Guys I know it seems like it, but I haven’t always been an amazing writer. Back in college I had a really ancient professor grade my paper with an F and the question if “English was my second language?” I don’t think it was one of those moments when a teacher is terrible and pushes you to find yourself, he was just a mean old guy.
I never forgot that day and how it made me feel. Honestly what I felt is nothing compared to what T.K. felt when he was in the tenth grade. He had just moved to Los Angeles and he was getting adjusted to school in English.
On his second day ever, his biology class was having a quiz. Since he hadn’t been there for the material, his teacher gave him the quiz to at least look at.
The thing was, he understood what the quiz was about. He had learned about photosynthesis back in seventh grade in Korea!
T.K. experienced a horrible feeling of knowing the answers but not being able to do anything about it because he didn’t know the English words to prove it.
What an awful feeling of not being able to prove your knowledge.
But instead of just staring blankly at the quiz, he decided to at least try.
T.K. wanted to at least prove to himself that he knew the material, he didn’t care that his teacher wouldn’t understand. It didn’t matter. But what happened after he handed that quiz in would be permanently engrained in his memory forever.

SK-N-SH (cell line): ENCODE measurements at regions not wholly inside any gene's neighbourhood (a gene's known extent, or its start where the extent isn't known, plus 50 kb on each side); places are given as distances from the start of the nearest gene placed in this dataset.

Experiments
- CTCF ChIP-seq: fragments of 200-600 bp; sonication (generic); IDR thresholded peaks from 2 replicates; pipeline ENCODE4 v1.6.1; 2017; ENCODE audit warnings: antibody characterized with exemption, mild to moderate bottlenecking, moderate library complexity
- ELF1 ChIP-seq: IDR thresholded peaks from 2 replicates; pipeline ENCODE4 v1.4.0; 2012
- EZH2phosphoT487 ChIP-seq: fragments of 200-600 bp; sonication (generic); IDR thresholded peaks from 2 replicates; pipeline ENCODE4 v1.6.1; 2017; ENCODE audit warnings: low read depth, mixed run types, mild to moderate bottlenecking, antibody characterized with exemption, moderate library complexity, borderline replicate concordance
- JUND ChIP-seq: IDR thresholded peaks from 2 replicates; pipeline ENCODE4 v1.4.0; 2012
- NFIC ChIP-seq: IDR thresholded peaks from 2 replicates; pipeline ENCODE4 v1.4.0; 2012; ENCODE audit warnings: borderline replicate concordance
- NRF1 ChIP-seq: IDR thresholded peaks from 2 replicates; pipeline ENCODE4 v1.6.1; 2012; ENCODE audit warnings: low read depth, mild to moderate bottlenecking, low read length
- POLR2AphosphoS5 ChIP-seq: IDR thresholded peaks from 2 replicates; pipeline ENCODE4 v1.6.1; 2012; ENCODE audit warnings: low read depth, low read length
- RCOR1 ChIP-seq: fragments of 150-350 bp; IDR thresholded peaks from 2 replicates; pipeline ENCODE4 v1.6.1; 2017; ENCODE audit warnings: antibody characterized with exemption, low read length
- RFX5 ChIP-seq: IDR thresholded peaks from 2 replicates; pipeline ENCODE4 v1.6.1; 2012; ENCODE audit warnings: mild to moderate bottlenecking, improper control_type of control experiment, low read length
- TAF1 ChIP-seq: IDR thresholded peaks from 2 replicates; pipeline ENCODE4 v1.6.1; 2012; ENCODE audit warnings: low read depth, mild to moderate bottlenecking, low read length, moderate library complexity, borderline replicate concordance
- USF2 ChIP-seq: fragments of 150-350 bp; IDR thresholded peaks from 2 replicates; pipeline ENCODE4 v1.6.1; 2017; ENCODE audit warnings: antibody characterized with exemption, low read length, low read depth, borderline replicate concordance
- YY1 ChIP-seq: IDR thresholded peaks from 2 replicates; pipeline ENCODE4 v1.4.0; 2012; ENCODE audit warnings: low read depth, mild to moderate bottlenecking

Ms. Gallagher is the real MVP for this one, but there are many Ms. Gallaghers out there that do this everyday. I think that’s the real takeaway from this story.
She had gotten help from a fellow teacher to translate T.K.’s quiz along with a translating dictionary. She really went the extra mile.
This was a turning point in T.K.’s life, he would never forget.
If this hadn’t happened, who knows what T.K. would have done. But he believes it set him on a trajectory to where he is now.
He kept working at school, always learning and eventually graduated at the top of his class.
In a version of America that is pretty divided about immigration, it’s important to see these nuggets of truth for what they are. AMAZING. I believe this next point he made is very true too.
We all ended up here in America somehow, and it’s important not to forget that. Whether you are 5th generation American or 1st…you are still American.
People responded so positively to T.K.’s story:
This tweet resonates with me. I moved to and live in Japan as a software developer. My 10 years of prior experience was nullified on my first day because I was speaking like a 5 year old. My empathy goes out to all second language learners out there, it is frustrating af.
— Brian Jones (@mojobojo) May 12, 2018
I lived in Canada my whole life and for some reason they still taught me photosynthesis twice, in grade 7 and 10.
— tassaron.com (@tassaron) May 12, 2018
I am an ESOL teacher, and I see what you experienced quite often in my school. I feel bad for those students to have to sit through a basic math or biology class for the entire year just because their English is not yet proficient.
— HJ Cho (@hyocho) May 11, 2018
So next time you see someone struggling to read a menu or directions, stop to help you never know if that moment will stay with them forever.